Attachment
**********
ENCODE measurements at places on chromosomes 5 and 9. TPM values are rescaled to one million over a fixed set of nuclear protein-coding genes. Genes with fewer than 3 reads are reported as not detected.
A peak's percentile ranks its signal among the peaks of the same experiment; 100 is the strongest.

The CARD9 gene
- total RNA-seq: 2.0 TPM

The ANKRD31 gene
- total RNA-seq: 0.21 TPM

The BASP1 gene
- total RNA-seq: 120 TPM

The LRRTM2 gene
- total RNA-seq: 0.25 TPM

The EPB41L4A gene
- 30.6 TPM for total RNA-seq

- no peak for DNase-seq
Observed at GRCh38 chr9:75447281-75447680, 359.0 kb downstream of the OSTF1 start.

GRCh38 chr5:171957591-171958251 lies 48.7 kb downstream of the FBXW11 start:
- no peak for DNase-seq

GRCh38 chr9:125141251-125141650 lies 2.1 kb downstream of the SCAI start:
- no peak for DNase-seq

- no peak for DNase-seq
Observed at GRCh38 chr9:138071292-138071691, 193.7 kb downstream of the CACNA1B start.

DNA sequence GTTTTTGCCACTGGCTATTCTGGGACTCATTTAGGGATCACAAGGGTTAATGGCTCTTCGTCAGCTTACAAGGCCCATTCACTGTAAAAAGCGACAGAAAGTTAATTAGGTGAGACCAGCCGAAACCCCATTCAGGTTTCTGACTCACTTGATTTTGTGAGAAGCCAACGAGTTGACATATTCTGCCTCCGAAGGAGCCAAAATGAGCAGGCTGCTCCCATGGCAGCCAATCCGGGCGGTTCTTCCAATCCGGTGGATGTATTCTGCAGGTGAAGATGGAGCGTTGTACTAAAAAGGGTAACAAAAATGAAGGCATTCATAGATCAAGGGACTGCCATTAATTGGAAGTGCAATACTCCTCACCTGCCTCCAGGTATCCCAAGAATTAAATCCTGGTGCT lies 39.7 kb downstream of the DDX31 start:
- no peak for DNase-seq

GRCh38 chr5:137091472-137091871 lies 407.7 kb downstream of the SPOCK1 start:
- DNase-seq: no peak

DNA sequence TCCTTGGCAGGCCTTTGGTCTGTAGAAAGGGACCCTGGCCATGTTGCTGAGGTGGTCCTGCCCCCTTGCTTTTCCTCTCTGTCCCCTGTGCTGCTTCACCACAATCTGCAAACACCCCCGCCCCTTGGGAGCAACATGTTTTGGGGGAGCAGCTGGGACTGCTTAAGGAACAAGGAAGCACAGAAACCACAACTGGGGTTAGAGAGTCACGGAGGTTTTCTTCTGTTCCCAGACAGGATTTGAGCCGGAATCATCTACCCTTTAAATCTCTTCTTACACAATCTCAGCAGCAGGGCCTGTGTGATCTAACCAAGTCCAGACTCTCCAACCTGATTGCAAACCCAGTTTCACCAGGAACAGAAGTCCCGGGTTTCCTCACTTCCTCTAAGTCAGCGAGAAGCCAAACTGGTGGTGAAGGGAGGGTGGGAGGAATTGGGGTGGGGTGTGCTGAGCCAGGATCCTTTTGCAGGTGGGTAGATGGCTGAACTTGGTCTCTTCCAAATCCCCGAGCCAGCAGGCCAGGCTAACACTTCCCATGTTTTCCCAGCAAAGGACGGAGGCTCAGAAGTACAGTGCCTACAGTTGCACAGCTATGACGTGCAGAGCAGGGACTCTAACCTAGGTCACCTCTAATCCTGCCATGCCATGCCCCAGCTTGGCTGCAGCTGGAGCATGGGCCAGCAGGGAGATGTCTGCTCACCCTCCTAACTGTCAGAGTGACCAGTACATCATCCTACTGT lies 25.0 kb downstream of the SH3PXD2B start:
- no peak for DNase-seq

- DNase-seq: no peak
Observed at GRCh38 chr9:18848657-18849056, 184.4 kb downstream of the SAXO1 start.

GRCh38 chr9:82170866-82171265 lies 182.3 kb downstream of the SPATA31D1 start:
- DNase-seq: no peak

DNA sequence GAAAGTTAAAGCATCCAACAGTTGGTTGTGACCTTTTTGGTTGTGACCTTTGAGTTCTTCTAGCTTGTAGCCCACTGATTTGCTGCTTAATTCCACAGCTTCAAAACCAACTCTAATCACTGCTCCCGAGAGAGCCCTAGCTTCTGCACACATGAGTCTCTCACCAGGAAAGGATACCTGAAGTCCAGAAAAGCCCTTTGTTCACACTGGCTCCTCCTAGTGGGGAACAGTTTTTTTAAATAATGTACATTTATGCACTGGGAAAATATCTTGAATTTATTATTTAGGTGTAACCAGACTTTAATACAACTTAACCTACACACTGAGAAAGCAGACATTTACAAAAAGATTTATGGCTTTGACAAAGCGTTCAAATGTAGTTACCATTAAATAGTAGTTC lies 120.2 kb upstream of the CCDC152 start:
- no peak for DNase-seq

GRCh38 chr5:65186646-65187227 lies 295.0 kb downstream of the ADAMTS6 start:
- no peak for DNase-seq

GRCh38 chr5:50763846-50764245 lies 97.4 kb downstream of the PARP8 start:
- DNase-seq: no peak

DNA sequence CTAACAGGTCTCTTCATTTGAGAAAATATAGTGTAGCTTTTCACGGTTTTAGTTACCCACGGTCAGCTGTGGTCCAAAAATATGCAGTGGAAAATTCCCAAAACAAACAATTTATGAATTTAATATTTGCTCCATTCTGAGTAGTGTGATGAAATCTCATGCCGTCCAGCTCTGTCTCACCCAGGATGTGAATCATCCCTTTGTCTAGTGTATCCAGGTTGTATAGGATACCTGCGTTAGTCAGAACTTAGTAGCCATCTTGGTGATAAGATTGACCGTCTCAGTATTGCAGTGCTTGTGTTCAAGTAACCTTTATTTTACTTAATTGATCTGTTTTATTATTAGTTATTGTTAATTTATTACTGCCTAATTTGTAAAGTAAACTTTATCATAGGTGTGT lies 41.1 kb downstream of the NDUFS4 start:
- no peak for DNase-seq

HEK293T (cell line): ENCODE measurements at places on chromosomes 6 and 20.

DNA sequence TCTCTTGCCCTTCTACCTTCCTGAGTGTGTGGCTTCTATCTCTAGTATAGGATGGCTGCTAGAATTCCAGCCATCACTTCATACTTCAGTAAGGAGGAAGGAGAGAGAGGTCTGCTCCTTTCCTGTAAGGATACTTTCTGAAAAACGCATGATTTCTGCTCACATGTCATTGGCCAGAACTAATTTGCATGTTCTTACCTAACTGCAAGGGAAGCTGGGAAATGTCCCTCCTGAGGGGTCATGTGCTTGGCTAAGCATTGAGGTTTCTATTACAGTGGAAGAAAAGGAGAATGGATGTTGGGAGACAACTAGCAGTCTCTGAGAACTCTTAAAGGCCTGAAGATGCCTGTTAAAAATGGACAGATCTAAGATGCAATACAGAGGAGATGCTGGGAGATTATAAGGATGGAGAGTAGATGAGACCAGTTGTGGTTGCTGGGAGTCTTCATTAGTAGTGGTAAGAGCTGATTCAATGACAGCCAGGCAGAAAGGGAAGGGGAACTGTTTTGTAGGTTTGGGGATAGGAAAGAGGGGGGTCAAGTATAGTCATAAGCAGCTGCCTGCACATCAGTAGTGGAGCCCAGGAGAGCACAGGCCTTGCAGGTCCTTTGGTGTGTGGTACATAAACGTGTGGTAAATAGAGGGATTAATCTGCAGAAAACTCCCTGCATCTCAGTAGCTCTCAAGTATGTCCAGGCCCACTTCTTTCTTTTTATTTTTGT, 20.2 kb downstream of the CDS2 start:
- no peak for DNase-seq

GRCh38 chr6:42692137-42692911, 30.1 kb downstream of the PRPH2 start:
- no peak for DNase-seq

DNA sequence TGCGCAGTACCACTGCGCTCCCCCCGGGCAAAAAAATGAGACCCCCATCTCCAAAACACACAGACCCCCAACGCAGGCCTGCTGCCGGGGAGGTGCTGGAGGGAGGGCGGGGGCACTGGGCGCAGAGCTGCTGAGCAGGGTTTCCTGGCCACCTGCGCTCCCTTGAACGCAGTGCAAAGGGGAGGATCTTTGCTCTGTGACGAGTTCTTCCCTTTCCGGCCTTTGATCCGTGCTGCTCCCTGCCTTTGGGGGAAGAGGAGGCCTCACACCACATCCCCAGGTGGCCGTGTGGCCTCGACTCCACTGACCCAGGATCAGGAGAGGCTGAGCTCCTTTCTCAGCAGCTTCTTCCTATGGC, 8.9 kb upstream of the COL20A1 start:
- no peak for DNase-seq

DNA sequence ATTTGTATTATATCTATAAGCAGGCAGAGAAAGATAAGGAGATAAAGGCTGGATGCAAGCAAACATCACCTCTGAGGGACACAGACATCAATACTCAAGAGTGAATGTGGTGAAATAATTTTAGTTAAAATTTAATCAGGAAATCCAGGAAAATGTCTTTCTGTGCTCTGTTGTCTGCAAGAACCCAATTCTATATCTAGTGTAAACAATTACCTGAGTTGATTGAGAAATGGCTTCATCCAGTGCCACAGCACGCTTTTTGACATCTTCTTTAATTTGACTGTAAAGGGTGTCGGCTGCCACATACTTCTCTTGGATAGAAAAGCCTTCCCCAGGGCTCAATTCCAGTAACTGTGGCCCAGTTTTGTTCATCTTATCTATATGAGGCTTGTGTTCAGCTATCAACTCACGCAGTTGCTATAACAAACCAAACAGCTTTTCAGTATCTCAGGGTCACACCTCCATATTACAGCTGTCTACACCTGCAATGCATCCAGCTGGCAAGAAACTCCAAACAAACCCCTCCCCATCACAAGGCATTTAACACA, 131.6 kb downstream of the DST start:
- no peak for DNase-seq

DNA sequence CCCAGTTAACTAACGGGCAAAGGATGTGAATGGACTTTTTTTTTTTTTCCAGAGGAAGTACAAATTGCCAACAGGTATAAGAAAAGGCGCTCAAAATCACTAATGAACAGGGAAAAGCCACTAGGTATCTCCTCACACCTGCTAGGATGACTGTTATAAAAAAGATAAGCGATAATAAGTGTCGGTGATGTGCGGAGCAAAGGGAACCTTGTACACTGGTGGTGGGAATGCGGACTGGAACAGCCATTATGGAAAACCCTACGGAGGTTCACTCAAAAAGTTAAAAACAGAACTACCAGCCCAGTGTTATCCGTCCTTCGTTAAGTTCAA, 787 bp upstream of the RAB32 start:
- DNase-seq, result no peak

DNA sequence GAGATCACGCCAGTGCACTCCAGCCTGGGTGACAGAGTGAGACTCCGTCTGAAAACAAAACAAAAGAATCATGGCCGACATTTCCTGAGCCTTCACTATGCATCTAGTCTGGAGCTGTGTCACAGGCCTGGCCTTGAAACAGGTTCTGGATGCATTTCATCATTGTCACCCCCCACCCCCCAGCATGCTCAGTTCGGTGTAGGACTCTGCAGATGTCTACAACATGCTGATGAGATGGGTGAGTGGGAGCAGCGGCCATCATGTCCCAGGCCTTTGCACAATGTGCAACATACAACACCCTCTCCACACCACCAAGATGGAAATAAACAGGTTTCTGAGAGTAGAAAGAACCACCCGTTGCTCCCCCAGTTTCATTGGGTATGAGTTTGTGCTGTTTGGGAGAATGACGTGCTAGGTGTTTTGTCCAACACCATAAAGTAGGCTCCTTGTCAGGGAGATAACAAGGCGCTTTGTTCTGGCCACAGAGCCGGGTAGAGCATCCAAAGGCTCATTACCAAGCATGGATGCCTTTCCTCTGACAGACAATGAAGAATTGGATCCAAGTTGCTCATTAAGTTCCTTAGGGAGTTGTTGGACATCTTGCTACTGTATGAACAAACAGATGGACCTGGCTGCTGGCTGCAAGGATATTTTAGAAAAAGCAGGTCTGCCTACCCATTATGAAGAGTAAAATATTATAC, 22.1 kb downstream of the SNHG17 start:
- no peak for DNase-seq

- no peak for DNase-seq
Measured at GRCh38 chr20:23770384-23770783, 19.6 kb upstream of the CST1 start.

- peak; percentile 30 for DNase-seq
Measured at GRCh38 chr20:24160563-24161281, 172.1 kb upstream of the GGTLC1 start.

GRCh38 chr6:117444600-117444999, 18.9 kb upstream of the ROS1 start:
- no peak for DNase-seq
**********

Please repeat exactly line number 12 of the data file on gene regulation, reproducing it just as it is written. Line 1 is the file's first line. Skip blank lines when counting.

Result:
- 30.6 TPM for total RNA-seq